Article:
Those who had survived the contagion described its throes as a descent into a personal hell: a sensation of fatigue and detachment eventually growing into complete dissociation from reality. They’d hear a roaring in their ears, like a distant waterfall, and then the colors of the world around them would change. Bright became dark and dark became bright; noise was amplified a thousand times, as was movement.

The worst thing, though, was the change sufferers perceived in human expression. The ordinary actions, words, and even facial expressions were suddenly suffused with menace, demanding violent–even lethal–retaliation. Sufferers would see themselves as beset on all sides by threats, and a sort of terrible paranoia borne of fever was the result. Curiously, this didn’t seem to extend to other sufferers, who seemed to see one another as erstwhile allies. At the very least sufferers would ignore each other while they turned tooth and nail, knife and gun, on their other fellows.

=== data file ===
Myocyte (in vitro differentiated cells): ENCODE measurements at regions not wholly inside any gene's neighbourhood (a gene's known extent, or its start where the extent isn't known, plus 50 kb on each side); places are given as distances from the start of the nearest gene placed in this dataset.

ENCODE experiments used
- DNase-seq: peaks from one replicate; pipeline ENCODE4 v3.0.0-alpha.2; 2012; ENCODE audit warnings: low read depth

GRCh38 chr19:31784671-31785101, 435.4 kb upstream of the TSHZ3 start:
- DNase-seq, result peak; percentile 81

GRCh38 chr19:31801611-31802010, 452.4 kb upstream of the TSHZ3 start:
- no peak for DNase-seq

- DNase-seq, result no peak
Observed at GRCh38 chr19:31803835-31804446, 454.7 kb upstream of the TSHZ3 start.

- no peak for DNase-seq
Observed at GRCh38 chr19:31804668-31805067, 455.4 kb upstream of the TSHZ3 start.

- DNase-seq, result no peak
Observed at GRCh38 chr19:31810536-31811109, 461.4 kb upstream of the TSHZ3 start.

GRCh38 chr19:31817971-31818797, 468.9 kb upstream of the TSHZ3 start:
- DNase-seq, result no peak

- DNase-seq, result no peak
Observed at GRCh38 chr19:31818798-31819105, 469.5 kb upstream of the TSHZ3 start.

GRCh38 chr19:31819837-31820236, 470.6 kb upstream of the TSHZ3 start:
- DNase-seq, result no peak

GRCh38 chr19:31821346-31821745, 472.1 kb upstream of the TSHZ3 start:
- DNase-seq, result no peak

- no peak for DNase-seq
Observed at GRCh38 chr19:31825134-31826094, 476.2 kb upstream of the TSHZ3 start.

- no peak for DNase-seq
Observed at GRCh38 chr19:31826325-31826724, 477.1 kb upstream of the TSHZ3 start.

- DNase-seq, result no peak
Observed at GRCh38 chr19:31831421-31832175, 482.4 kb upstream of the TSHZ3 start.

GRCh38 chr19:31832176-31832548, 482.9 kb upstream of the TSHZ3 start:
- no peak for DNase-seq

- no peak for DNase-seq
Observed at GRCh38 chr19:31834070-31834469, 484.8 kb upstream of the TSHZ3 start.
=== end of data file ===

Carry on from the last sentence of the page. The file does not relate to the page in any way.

The contagion seemed to run its course in a few weeks, with something like twenty to thirty percent surviving if they hadn’t been killed in their violent frenzy. Those fortunates would gradually return to normal, though they were often emaciated and starving by that point and easy pretty for those that remained violent. The remaining seventy to eighty percent would eventually reach such an imbalance of activity versus caloric intake that they would simply shut down. Occasionally, heavy sedation had been shown to allow even the most violent afflicted to endure the course of their infectious madness, but the intense supervision it required–to say nothing of the medications and expertise involved–made it out of reach for all but a lucky few.